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The association between diet quality and subclinical inflammation among children aged 6–18 years in the Eastern Cape, South Africa
- Oldewage-Theron, Wilna, Kruger, Rozanne
- Public health nutrition 2017 v.20 no.1 pp. 102-111
- C-reactive protein, ascorbic acid, body composition, boys, children, cross-sectional studies, folic acid, food groups, girls, inflammation, iron, linoleic acid, linolenic acid, magnesium, nutrients, nutritional adequacy, obesity, questionnaires, risk, schools, socioeconomic status, zinc, South Africa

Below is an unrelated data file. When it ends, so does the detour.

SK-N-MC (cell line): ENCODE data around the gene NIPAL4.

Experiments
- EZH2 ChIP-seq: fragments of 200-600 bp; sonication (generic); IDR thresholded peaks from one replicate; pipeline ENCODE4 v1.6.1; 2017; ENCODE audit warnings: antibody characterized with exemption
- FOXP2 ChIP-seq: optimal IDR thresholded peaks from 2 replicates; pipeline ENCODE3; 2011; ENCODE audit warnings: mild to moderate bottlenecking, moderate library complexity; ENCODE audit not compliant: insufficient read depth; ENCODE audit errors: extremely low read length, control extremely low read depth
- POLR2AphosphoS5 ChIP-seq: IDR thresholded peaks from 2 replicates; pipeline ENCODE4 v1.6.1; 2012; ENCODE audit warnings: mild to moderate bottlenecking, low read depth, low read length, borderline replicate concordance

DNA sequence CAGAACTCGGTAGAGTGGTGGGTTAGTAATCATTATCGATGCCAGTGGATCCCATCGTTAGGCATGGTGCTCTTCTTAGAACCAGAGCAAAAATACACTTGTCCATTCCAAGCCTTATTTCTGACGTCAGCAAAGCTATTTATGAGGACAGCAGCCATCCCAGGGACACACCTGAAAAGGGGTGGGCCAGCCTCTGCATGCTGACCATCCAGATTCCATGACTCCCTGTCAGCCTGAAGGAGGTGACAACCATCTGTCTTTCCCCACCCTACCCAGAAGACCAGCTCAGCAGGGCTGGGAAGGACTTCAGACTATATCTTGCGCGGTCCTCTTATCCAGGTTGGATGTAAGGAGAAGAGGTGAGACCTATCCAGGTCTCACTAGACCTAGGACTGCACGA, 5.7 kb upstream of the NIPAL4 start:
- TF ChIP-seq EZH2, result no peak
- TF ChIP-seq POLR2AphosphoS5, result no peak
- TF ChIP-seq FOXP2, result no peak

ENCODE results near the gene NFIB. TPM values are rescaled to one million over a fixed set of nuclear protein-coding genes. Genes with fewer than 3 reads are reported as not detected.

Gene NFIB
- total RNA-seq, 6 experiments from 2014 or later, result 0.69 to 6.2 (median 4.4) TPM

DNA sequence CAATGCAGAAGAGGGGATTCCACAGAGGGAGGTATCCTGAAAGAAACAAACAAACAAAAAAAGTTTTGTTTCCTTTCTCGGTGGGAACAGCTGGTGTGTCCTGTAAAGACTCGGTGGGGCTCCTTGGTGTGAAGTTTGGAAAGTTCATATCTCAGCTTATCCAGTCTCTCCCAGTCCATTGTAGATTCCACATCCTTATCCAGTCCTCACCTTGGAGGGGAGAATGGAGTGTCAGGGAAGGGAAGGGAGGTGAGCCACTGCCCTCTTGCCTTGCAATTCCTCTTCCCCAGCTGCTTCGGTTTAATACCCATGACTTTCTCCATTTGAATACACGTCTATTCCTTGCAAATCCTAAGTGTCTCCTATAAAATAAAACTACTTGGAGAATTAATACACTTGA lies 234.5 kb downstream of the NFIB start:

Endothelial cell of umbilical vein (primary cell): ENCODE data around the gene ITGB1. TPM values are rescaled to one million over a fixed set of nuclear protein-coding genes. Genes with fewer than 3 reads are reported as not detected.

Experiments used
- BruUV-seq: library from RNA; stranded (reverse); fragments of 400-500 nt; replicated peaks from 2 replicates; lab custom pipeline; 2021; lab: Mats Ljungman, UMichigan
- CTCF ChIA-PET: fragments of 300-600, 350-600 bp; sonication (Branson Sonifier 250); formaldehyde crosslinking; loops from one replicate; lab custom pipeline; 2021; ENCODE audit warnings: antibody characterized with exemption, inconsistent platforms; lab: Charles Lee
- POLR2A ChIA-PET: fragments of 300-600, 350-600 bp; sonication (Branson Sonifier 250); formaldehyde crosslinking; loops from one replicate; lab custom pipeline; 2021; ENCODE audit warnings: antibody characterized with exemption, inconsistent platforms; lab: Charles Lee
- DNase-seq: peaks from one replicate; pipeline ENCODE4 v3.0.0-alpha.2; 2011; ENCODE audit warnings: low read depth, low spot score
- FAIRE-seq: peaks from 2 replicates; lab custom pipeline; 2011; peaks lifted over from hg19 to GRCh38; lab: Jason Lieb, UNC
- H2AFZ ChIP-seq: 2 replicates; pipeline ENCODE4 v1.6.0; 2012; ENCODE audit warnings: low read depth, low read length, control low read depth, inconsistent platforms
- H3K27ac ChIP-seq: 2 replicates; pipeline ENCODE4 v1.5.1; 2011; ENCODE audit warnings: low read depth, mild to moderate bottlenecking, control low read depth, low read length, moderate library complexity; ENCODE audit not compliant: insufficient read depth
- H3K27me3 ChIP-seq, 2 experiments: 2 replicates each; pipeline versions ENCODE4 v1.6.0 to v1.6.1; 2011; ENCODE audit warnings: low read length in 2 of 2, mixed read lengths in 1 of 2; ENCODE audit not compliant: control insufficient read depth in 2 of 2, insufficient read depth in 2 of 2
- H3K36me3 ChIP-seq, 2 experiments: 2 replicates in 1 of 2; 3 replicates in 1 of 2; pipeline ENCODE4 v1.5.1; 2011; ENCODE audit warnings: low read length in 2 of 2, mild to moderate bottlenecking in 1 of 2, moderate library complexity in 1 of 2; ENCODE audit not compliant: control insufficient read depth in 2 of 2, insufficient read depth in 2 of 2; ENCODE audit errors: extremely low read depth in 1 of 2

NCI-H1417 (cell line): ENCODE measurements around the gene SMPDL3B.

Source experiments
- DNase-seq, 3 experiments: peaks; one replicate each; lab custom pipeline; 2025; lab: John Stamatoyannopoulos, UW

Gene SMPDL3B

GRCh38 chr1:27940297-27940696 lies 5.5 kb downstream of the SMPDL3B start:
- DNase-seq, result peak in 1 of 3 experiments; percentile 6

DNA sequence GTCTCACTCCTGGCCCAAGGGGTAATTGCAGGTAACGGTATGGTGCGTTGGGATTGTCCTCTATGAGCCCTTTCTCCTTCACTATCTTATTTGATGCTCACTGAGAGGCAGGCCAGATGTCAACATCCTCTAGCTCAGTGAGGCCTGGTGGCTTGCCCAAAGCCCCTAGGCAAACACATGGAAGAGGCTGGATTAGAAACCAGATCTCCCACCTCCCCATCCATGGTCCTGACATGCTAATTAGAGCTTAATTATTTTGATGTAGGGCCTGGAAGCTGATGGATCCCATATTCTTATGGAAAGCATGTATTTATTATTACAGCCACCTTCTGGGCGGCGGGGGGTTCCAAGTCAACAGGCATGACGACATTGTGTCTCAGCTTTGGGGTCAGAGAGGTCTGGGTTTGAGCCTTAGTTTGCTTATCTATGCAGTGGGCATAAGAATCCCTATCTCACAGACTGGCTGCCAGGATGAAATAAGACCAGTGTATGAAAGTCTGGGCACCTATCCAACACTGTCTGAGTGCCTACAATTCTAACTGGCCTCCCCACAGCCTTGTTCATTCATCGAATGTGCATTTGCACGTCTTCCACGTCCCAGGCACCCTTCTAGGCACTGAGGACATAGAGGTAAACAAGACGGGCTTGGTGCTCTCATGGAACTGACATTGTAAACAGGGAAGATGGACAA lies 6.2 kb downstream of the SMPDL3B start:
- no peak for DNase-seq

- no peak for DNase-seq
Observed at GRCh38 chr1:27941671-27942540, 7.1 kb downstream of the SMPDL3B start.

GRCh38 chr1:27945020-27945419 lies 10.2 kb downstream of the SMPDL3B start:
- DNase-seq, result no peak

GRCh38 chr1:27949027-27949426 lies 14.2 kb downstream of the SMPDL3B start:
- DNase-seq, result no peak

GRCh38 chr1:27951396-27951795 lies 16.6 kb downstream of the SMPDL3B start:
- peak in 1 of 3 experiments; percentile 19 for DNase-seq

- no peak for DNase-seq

- The study aimed to investigate, for the first time, the association between diet quality (food variety and dietary diversity), intakes of anti-inflammatory nutrients and food groups, and subclinical inflammation as assessed by categories of high-sensitivity C-reactive protein (hs-CRP). Cross-sectional study. Resource-poor, rural children in the Eastern Cape, South Africa. A sample size formula determined a representative sample of 235. Five schools were purposively selected and cluster sampling used to select 240 participants. Measurements included 24 h recall and dietary diversity questionnaires, anthropometric and biochemical measurements. The sample consisted of 50·4 % (n 118) girls and 49·6 % (n 116) boys. No obesity was found, but overweight was prevalent in 4·2 % of the children. The hs-CRP concentration (median (25th, 75th percentile)) of the low, medium and high risk inflammatory categories was 0·6 (0·4, 0·7), 1·6 (1·2, 2·2) and 4·2 (3·4, 6·4) mg/l, respectively. Body composition parameters did not differ between hs-CRP groups. Most of the anti-inflammatory nutrient intakes (dietary Fe, Zn, Mg, vitamin C, folate, linolenic acid, linoleic acid, MUFA and PUFA) differed significantly between the hs-CRP groups, with intakes increasing from low to high hs-CRP groups, with similar results for linolenic acid (P=0·022) intake. No significant relationships between hs-CRP and any of the food groups could be established, but significant relationships were established between hs-CRP levels and the high density of living arrangements and unhygienic ablution facilities. Although no link could be established between overnutrition and hs-CRP levels, an association was found between hs-CRP and dietary quality, as well as socio-economic status.